Even as the flu’s power became heartbreakingly evident, some smaller studios realized that shutting down even for a month was a financial impossibility. In mid-October, Robert Brunton of the Brunton Studios on Melrose Avenue banded together with smaller studios including the Kitty Gordon Film Company and the Helen Keller Film Company. They wrote an impassioned letter to California Congressman H.Z. Osborne asking for cooperation in keeping the film industry going. “A large majority of motion-picture studio work here is done outdoors and is less dangerous during the epidemic than any other industry,” Brunton wrote on behalf of the consortium. He claimed that if his employees were not paid, they would not be able to keep up with their Liberty Bond payments, thus damaging the war effort.
It appears that some film work had resumed by late October even though influenza was still ravaging L.A. On Oct. 24, the L.A. chief of police issued rules prohibiting crowd scenes in movies, and that spectators congregating around film shoots were to be dispersed. In early November, silent superstar Lillian Gish was struck with the flu while working at Sunset Studio. Her sister and fellow actor, Dorothy, would also be infected, as would actress Olive Thomas and screenwriter Frances Marion. (A young Walt Disney also contracted the flu and survived.) Lillian Gish would later make light of her illness, claiming that “the only disagreeable thing was that it left me with flannel nightgowns — have to wear them all winter — horrible things.”
In late November, director Allan Dwan, who had recently recovered from the flu and was still looking ill, bragged to a Motion Picture World reporter during an interview at Sunset Studios of the cast he had just put together for the film Cheating Cheaters. The roster included Jack Holt, Clara Kimball Young, and the recently flu-stricken Anna Q. Nilsson. The reporter was shocked by impressive roster in such a perilous time.
“’Where,’ I asked, ‘and how did you get them?’
‘Flu,’ said Dwan. ‘many of the studios are closed, and as all the players would rather work than not, I had the pick of a big flock.’”
According to Richard Koszarski, author of Flu Season: Moving Picture World Reports on Pandemic Influenza, 1918-1919, security guards at some studios sprayed down every visitor with disinfectant, while some people believed that a “yeast cake a day keeps influenza away.”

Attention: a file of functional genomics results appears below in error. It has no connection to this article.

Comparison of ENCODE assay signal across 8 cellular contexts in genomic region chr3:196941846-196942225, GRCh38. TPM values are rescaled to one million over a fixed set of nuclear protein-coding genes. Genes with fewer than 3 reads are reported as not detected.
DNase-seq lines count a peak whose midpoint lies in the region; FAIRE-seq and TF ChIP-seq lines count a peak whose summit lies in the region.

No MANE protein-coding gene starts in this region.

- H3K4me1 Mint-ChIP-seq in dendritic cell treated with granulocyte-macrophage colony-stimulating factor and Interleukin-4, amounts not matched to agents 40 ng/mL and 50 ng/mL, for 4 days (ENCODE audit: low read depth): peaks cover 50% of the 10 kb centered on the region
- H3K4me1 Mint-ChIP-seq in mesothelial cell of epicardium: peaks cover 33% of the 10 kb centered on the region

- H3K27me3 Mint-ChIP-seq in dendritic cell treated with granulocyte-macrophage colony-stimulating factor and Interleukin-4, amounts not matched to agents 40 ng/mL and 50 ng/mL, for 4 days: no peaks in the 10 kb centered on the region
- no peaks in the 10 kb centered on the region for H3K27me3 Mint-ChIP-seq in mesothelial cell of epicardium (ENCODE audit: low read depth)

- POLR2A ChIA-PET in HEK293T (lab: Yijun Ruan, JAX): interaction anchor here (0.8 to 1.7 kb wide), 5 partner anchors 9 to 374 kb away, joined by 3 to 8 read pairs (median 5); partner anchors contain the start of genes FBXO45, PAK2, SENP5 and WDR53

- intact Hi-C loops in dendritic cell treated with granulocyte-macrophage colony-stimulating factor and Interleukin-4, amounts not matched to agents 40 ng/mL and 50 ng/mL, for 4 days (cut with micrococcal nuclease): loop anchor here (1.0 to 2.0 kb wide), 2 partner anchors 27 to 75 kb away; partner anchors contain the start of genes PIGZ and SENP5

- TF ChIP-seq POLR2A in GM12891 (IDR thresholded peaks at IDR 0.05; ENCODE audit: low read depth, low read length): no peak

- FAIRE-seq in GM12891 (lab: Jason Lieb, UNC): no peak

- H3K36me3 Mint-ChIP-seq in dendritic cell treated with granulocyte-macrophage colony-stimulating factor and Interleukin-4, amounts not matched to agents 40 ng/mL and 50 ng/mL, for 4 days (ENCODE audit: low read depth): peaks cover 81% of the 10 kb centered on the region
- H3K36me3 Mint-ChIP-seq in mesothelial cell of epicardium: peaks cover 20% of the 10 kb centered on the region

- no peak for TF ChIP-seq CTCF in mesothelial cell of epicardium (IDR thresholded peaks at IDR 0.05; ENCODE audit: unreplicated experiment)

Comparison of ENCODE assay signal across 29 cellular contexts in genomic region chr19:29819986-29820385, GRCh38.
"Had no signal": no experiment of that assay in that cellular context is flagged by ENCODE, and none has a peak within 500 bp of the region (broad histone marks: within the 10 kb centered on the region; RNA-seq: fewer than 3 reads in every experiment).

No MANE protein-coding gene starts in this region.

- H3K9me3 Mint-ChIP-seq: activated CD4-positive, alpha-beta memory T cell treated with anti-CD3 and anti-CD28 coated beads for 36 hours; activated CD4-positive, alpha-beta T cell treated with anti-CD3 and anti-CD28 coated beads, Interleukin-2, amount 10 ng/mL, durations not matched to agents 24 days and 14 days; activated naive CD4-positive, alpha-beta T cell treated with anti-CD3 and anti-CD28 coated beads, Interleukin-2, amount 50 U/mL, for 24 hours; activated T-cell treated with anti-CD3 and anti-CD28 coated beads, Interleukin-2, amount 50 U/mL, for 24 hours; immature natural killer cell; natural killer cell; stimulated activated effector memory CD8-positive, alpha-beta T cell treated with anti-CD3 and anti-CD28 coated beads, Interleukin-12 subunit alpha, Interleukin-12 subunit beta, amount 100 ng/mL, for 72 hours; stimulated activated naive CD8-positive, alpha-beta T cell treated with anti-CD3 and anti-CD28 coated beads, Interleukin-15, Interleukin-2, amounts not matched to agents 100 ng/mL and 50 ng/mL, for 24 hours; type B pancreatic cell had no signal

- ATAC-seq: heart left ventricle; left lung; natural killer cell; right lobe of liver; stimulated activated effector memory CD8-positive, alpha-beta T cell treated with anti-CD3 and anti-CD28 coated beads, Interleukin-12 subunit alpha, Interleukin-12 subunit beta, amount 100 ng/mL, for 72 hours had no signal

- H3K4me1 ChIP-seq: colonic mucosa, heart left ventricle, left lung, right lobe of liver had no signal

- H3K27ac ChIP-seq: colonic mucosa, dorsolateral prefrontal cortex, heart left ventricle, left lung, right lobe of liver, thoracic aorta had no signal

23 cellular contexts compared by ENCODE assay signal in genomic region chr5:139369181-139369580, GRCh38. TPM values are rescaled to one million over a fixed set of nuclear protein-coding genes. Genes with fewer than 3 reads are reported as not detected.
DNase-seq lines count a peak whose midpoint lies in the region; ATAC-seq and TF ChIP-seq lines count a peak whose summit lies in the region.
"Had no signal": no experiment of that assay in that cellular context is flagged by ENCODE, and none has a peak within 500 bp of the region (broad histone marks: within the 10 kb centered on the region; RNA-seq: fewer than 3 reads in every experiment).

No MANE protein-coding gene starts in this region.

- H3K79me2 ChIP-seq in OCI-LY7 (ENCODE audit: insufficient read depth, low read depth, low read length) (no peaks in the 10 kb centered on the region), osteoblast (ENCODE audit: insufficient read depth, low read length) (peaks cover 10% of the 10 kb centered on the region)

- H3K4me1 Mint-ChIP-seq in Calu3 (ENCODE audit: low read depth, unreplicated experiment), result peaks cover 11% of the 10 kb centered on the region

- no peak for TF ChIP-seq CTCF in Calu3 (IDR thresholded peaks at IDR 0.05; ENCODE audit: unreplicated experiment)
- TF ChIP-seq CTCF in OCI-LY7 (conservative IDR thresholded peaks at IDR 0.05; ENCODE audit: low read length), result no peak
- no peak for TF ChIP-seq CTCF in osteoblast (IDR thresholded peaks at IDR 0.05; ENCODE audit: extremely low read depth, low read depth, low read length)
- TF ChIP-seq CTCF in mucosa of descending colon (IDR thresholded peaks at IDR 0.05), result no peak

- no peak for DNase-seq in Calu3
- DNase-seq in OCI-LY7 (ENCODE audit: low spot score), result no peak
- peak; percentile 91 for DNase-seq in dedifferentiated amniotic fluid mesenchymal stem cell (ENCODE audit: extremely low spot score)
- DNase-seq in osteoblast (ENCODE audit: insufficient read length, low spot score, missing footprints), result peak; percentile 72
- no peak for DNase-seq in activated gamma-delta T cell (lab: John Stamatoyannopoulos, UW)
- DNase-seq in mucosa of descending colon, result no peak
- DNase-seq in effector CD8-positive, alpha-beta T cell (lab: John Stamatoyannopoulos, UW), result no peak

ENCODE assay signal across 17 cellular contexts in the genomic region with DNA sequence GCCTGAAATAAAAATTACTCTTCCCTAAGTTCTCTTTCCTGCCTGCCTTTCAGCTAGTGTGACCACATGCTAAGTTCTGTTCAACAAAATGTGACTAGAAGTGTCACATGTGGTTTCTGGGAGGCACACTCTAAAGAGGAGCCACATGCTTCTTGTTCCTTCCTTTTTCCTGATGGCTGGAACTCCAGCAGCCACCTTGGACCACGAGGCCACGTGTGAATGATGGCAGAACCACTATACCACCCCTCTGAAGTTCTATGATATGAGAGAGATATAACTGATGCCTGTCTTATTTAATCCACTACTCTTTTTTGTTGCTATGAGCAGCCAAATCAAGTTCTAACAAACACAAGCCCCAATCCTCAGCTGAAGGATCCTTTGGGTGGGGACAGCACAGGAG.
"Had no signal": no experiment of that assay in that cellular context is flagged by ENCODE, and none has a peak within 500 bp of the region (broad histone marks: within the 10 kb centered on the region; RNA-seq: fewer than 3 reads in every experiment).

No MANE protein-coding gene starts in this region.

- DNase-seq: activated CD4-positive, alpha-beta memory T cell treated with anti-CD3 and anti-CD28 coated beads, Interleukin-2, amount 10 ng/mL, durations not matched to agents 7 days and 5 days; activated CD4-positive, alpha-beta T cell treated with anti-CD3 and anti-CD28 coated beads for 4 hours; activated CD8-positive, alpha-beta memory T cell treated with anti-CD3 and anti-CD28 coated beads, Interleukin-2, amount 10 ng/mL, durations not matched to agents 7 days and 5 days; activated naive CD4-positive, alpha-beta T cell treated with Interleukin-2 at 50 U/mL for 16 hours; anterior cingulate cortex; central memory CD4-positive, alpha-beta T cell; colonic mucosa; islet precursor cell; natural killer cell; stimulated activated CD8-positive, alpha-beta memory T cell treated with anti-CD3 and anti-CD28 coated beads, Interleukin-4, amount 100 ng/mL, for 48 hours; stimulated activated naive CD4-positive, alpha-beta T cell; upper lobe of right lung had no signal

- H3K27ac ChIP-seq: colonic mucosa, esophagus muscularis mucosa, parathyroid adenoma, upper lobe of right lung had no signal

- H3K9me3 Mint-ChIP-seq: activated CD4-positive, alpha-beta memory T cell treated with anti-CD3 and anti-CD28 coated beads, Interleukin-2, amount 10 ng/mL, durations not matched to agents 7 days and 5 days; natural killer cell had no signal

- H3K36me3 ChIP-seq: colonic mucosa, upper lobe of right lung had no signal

At the Robert Brunton Studios on Melrose, a Red Cross nurse sprinkled guests with powders, while producer Thomas Ince gave all his employees masks that “interfere to a considerable extent with cigarette smoking.” Motion Picture World reported, “Mack Sennett has equipped his forces with little bags of powdered camphor asafetida and other sweet-smelling unguents. The bags are worn around the neck just south of the wishbone, and everyone on the place, including Teffy the dog, Pepper the cat and seven kittens are wearing them.”
Although many (including the Gish sisters) were still seriously ill or would soon become ill (Hollywood’s undisputed queen Mary Pickford among them), the Los Angeles Times reported Dec. 2 that L.A. theaters, which claimed to have lost a million dollars a week ($17.1 million in today’s dollars) during the seven weeks of closure, were to reopen. The “funless season” had ended, and Angelenos could “rest assured that … the motion picture palaces have made active preparations for a rousing welcome for us. Their managers have chosen the liveliest, the snappiest, the brightest and the best pictures for our delectation!”
By early spring of 1919, the pandemic had slowed. Soon the studios were running to capacity, and the temporary losses suffered because of the flu were tempered by the mad entertainment crush and money rush of the 1920s. The Spanish flu pandemic quickly became a sad footnote in movie history.
This story first appeared in the March 26 issue of The Hollywood Reporter magazine. Click here to subscribe.